1 Jan: New Year’s Day Feb-Mar: Makha Bucha Day: Buddhist holiday on full moon of fourth lunar month. 6 Apr: Chakri Memorial Day: Honoring the dynasty of the reigning royal family. 13-15 April: Songran, Thai new years celebration. May: Royal Ploughing Ceremony: To honor farming season; date determined by royal astrologer May: Visakha Bucha: Buddhist holiday on full moon of the 6th lunar month. 1 May: Labor Day 5 May: Coronation Day: Commemorating the coronation of present King of Thailand. July: Asanha Bucha Day: Buddhist Holiday on full moon of 8th lunar month Vassa: beginning of Buddhist lent on first waning moon of 8th lunar month 12 Aug: Queen’s Birthday-Mothers Day 23 Oct: Chulalongkorn Day: Honoring a former King of Thailand. 5 Dec: King’s Birthday-Father’s Day 10 Dec: Constitution Day: celebrating the kingdom’s first constitution. 31 Dec: New Year’s Eve Other important holidays: Jan: Chinese New Year Nov: Loy Kratong
Thai Police are generally trustworthy; in fact, in 1982 the Tourist Police was set up to coordinate with the Tourism Authority of Thailand in order to provide safety for tourists. Its responsibilities are receiving and acknowledging claims and complaints, conducting subsequent investigations, and acting as co-coordinator of tourist security protection. At present, some 500 tourist policemen are stationed in major tourist areas around Bangkok, such as the Grand Palace, Pat Pong, and Lumphini Park. Bi-lingual Tourist Police are attached to Tourism Authority of Thailand offices in Bangkok, Phra Nakhon Si Ayutthaya, Pattaya, Kanchanaburi, Nakhon Ratchasima, Udon Thani, Khon Kaen, Chiang Mai, Chiang Rai, Mae Hong Son, Phitsanulok, Nakhon Sawan, Surat Thani, Phuket and Songkhla to provide speedy assistance to visitors.
Celebrations and Festivals
Thailand celebrates many events and festivals that have become popular all over Thailand and the entire world. Two of the most popular annual celebrations are Songkran water festival and Loy Krathong, when candle-lit offerings are floated in the rivers, canals, lakes, and the sea. The following are the festivals celebrated in Thailand categorized according to the months in which they occur:
January: New Year’s Day, Umbrella and Handicraft’s Fair in Chiang Mai District, Chinese New Year (occasionally in February)
February: Chiang Mai Flower Festival, Bangkok International film Festival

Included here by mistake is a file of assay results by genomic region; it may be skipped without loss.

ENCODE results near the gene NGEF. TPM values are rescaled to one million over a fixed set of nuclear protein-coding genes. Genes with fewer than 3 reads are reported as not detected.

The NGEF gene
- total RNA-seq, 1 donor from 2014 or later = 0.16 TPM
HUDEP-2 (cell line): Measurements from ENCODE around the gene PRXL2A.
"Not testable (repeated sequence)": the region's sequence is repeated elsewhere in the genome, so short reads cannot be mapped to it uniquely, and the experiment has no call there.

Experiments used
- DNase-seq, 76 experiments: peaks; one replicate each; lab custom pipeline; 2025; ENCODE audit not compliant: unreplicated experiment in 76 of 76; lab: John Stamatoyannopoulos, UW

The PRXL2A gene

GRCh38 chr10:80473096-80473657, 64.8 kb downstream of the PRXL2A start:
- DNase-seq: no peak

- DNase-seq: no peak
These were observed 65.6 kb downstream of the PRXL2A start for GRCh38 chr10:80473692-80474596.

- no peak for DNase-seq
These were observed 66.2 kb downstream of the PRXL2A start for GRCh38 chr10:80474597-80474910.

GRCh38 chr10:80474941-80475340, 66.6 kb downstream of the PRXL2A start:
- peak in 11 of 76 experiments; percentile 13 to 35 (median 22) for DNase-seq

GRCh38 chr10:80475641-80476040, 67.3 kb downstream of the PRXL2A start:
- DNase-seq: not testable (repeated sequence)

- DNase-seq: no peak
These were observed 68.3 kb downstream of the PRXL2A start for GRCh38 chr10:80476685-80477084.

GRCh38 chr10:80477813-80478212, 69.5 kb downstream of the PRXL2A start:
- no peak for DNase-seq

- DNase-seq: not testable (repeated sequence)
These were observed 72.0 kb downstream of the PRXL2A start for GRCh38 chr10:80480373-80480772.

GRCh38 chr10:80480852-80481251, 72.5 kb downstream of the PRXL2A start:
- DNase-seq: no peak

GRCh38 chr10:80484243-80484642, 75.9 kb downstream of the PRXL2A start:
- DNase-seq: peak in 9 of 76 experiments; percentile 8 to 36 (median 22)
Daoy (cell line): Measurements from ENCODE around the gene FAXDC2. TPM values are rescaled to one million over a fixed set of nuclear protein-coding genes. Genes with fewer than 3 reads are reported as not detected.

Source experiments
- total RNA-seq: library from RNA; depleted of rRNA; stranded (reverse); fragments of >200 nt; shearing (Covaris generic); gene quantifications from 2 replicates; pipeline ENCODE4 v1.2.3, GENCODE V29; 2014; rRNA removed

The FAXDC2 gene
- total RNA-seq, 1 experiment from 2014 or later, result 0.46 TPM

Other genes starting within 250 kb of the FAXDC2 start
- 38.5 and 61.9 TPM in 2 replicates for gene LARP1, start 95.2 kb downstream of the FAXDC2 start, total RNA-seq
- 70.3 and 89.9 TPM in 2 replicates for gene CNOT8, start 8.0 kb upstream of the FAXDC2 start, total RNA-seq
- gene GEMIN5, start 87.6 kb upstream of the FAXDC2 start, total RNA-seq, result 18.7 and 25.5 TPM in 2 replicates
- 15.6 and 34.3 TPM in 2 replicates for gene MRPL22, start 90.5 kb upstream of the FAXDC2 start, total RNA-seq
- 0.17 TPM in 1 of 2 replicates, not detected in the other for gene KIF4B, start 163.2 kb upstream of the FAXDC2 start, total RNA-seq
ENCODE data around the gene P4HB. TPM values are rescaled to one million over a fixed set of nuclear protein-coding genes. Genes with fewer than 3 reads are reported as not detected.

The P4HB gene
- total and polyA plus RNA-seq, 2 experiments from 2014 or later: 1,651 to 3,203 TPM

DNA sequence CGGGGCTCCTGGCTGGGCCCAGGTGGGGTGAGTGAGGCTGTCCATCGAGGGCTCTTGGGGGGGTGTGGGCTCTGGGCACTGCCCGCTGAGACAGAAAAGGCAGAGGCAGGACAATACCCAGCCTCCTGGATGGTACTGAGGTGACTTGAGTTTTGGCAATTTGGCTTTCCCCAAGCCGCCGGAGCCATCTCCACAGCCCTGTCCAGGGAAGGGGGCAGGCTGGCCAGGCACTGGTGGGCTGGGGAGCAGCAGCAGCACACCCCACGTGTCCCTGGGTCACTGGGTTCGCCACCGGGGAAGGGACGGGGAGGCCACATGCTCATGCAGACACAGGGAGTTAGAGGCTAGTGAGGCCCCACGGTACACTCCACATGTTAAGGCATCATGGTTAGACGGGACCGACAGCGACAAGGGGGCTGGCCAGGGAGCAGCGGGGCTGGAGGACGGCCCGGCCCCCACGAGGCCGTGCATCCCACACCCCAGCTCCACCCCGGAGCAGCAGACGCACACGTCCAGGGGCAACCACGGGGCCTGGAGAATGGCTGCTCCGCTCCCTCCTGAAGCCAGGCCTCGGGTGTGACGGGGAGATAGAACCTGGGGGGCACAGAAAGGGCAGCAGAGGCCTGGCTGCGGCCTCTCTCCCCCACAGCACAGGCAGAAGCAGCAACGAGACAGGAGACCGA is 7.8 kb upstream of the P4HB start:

March: Makha Bucha Day (the day when 1,250 monks gathered to hear Lord Buddha give a sermon), Pattaya Music Festival (for 3 days on the beach).
April: Songkran Festival (Traditional Thai New Year Celebration during which the main ritual is throwing water on eachother. The festival is celebrated with much gaiety and joy.), Pattaya Festival (food festival)
May: Rocket Festival (Farmers pray for cultivation of their paddy fields.), Visakha Bucha Day (a UN World Heritage Day)
June: Hua Hin Jazz Festival, Phi Ta Khon Festival in Loei Province (The event is based on a famous Buddhist tale, and many young men throng the streets wearing grotesque and funny ghost masks).
July: Khao Phalsa or Candle Festival (marking the beginning of the Buddhist Rain Retreat observed by monks.)
August: H.M. the Queen’s Birthday.
September: Long Boat Races at Phichit, Phisanulok, and Narathiwat
October: Vegetarian Festival (9 days without having meat and alcohol, especially popular in Phuket), Chonburi buffalo races (including contests pitting buffalo against man.)
November: Loy Krathong Festival (romantic ceremony of floating banana leaf “boats” decorated with candles and flowers), Surin Elephant Round Up Show (the commemoration of the fact that elephants are very important in the lives of the Thais.), River Bridge Kwai Week (marks the death of all those who built the bridge on the River Kwai.)
December: H.M. the King’s birthday, Phuket King’s Regatta Cup (celebrated annually and many races take place. The regatta sees many parties after the Races.)Stay updated with Samui Times by following us on Facebook.